The Dodgers have been doing something silly this year. Fun silly. The kind of silly that, if you’re not invested in the opposing team’s fortunes, probably makes you smile. They’ve had a little battery-powered bubble machine in the dugout and someone turns it on and they do little dances when they hit home runs.
Bill Shaikin of the Los Angeles Times reports, however, that Major League Baseball has told the Dodgers to cut it out:
Before Tuesday’s game against the Angels at Dodger Stadium, Joe Torre, Major League Baseball executive vice president, advised the Dodgers to stop using the machine . . . The bubble machine was back Wednesday, at Angel Stadium . . . Did the Dodgers negotiate a compromise with MLB, or did they unilaterally decide to bring back the bubble machine?
No one is giving any comment about it, Shaikin says, so it’s unclear whether Joe Torre relented or whether the Dodgers are being bubble-blowing badboys.
I hope MLB relented here, because as far as home run celebrations go, this is pretty darn tame. It’s off-the-field for one thing. It’s not taunting anyone. In an age where fireworks go off, complicated handshakes and gestures are flashed and music is blared through the ballpark at ear-splitting levels every time a home team player hits a homer, I’m not sure what would possess anyone to target a child’s bubble machine.
This game is fun, people. Let’s have some fun out there.
The Braves reportedly have a deal in place with free agent catcher Kurt Suzuki, per Chris Cotillo of SB Nation. FOX Sports’ Ken Rosenthal adds that the contract is for one year, $1.5 million with up to $2.5 million in additional incentives.
Suzuki, 33, completed a three-year track with the Twins in 2016, slashing .258/.301/.403 with eight home runs in 373 PA. The veteran backstop likely won’t provide an offensive or defensive upgrade over current starter Tyler Flowers, but should give the Braves some depth at a position they’ve been looking to strengthen since the start of the offseason.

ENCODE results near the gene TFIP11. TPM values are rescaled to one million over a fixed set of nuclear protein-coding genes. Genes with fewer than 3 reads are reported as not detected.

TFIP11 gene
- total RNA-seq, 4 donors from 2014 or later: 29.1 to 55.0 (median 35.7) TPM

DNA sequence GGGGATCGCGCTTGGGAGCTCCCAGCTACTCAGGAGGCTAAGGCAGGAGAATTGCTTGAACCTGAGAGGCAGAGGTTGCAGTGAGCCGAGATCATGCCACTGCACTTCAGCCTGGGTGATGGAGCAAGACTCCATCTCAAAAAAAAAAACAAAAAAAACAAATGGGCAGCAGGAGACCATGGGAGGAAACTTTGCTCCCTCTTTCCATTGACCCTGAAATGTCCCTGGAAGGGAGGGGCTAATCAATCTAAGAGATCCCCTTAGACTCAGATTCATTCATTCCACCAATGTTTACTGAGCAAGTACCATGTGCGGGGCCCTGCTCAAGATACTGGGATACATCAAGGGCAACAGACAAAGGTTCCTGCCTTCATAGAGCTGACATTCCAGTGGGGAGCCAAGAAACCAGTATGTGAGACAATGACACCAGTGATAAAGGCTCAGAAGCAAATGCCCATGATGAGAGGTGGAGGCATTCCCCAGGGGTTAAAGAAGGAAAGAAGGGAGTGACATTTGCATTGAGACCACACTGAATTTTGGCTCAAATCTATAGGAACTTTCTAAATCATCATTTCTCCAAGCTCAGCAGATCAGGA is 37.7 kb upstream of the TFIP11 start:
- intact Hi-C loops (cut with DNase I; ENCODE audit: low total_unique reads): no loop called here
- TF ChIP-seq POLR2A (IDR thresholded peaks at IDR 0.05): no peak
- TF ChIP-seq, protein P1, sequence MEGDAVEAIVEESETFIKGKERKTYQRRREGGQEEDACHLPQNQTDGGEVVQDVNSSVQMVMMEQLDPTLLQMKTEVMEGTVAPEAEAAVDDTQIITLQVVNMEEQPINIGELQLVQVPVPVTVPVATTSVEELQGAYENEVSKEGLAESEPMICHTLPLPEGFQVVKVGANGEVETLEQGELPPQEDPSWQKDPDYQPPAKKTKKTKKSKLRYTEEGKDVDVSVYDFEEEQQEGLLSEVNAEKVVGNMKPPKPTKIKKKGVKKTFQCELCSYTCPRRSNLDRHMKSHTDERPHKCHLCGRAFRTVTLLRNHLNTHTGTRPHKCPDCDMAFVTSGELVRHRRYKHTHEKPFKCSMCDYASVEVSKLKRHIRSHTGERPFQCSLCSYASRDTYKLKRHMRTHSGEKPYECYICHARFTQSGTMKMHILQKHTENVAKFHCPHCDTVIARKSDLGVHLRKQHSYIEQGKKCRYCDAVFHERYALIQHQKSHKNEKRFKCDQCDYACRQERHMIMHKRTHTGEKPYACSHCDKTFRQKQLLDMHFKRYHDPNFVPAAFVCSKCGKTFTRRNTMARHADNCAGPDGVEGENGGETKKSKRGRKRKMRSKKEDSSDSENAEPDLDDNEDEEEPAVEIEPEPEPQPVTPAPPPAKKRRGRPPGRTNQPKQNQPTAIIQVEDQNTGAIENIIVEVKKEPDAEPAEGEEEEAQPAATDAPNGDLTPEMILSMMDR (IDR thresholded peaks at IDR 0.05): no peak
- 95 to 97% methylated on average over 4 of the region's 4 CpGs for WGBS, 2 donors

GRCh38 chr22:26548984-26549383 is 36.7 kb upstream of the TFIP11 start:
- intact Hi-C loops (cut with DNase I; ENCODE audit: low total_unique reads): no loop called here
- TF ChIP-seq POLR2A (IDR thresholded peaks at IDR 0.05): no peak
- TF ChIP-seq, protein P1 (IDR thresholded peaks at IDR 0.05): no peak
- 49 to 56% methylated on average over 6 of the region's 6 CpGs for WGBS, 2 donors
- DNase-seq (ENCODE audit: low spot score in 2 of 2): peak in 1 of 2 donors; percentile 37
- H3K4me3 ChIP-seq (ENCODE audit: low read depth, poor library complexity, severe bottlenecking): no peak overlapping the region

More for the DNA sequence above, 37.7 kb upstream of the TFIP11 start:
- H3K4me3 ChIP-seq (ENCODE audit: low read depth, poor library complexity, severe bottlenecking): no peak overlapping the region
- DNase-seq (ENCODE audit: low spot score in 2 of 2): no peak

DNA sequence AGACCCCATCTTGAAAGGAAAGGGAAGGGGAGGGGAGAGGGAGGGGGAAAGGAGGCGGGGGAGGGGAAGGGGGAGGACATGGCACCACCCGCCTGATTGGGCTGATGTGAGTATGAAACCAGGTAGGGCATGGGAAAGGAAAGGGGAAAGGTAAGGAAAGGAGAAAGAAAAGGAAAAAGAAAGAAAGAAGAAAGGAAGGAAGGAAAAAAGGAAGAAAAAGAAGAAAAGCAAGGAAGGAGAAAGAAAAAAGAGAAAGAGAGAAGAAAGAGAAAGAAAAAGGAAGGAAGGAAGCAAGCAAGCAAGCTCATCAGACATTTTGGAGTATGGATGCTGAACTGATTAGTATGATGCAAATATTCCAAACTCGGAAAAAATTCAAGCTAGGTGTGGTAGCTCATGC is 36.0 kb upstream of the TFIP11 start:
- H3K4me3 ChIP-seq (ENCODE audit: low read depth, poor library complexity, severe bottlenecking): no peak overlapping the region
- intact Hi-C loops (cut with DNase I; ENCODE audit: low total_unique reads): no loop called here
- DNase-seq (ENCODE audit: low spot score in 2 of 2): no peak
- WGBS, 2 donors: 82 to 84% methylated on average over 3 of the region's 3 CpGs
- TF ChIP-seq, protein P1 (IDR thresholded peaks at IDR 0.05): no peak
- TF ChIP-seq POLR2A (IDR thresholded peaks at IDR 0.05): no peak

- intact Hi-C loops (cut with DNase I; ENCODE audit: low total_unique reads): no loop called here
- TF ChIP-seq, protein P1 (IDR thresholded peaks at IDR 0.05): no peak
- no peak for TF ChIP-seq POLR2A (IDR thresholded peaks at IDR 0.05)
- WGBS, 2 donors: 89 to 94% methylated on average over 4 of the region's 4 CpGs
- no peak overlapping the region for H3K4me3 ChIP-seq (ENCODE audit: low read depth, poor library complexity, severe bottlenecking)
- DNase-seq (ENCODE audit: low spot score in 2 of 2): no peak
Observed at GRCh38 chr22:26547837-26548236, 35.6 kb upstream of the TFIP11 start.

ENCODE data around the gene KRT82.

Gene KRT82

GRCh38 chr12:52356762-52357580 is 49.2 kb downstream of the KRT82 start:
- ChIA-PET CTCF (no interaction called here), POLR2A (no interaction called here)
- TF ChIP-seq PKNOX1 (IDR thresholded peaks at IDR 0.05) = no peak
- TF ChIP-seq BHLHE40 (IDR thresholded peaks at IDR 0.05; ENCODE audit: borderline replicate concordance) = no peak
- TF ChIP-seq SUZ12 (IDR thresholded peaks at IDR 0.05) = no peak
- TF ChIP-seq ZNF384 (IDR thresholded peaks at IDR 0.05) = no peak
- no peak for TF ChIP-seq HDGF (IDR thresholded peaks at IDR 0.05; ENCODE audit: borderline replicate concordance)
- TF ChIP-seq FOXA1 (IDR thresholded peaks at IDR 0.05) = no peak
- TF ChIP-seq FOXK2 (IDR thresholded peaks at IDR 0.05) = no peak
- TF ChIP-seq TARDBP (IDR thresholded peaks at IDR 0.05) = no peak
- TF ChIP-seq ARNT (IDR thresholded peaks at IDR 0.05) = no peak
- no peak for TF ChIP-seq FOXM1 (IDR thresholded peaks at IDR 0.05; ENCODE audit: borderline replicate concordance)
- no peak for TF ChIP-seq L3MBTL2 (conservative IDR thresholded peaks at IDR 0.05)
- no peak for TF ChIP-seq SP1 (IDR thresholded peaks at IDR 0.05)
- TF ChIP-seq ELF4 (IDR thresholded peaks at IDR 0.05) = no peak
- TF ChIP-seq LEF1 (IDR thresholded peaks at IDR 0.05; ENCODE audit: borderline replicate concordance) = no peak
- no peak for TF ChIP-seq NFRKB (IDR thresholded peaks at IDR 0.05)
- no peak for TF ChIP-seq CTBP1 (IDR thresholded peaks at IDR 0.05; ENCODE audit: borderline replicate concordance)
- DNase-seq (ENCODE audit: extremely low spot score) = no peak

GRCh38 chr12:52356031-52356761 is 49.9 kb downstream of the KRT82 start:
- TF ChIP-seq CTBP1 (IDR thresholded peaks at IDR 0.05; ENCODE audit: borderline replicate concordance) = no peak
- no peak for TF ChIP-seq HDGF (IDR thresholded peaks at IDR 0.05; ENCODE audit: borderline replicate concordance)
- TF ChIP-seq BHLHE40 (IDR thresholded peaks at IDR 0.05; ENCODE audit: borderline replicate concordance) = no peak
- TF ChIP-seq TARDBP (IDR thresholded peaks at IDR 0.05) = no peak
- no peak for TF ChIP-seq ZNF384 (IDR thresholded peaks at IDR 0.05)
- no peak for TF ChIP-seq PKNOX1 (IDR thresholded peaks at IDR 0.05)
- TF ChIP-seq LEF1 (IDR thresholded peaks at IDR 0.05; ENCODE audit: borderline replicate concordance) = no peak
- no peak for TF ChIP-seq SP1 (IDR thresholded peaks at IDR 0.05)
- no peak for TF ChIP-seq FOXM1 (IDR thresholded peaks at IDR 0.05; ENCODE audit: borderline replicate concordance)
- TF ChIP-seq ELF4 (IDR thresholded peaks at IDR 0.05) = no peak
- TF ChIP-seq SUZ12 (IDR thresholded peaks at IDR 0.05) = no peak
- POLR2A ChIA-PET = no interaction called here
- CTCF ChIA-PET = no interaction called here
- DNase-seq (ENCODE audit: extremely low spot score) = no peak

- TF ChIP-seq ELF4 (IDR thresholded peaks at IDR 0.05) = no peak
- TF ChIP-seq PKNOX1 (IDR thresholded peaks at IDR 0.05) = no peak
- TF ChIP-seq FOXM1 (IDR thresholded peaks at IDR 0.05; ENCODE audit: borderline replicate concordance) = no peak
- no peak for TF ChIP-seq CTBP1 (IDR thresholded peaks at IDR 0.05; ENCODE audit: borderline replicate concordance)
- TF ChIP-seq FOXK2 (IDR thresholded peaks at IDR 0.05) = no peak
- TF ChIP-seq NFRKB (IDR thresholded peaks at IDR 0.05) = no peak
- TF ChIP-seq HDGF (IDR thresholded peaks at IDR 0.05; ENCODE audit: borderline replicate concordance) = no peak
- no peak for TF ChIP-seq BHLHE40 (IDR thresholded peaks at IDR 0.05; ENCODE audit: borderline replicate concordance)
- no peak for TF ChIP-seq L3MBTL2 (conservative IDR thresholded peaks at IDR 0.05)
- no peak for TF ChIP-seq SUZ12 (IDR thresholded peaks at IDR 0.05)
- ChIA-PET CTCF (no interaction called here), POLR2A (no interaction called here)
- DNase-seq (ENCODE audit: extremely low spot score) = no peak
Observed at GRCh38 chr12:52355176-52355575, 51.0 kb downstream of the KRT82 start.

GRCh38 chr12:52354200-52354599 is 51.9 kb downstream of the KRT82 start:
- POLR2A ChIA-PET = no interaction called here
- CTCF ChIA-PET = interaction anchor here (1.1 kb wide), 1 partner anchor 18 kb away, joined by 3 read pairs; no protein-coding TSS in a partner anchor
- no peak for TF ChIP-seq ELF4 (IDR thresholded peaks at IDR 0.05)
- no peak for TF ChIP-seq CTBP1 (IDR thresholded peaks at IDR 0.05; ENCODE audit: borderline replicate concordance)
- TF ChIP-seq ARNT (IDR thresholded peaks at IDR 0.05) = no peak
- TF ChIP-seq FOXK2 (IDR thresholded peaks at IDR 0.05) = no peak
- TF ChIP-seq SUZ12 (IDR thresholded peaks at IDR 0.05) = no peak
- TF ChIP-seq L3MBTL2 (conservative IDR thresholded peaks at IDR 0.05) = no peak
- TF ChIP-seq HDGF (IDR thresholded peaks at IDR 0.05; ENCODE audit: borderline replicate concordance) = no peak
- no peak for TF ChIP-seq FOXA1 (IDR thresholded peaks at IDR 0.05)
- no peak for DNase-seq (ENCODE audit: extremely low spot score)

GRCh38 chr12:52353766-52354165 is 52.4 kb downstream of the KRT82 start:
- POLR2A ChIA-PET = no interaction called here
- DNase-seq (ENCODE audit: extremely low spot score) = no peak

The team has yet to confirm the deal.
With the 2017 World Baseball Classic around the corner, Team Israel has reportedly reached out to Indians second baseman Jason Kipnis, per MLB Network’s Jon Morosi. Tournament rules stipulate that a player’s roster eligibility can be achieved in one of several ways: they were born in the country in question or hold citizenship/permanent legal residence there (or are simply capable of qualifying for citizenship), or one of their parents was born in the country or holds citizenship/permanent legal residence there.
For Kipnis, it’s the latter. Kipnis’ father, Mark Kipnis, is Jewish. That gives Kipnis the status he needs to suit up for Team Israel, despite the fact that he is a practicing Roman Catholic. He has yet to confirm or deny his participation in the competition.
Fifteen players have confirmed for Team Israel so far, including Mets’ infielder/outfielder Ty Kelly and free agents Sam Fuld, Nate Freiman, Jason Marquis and Jeremy Bleich. Per MLB.com’s Chad Thornburg, eight minor leaguers will also appear for the team. Like Kipnis, at least three other major leaguers are eligible for Team Israel’s roster but have yet to accept or decline involvement in the WBC: Dodgers center fielder Joc Pederson, Mariners infielder/outfielder Danny Valencia and free agent left-hander Craig Breslow.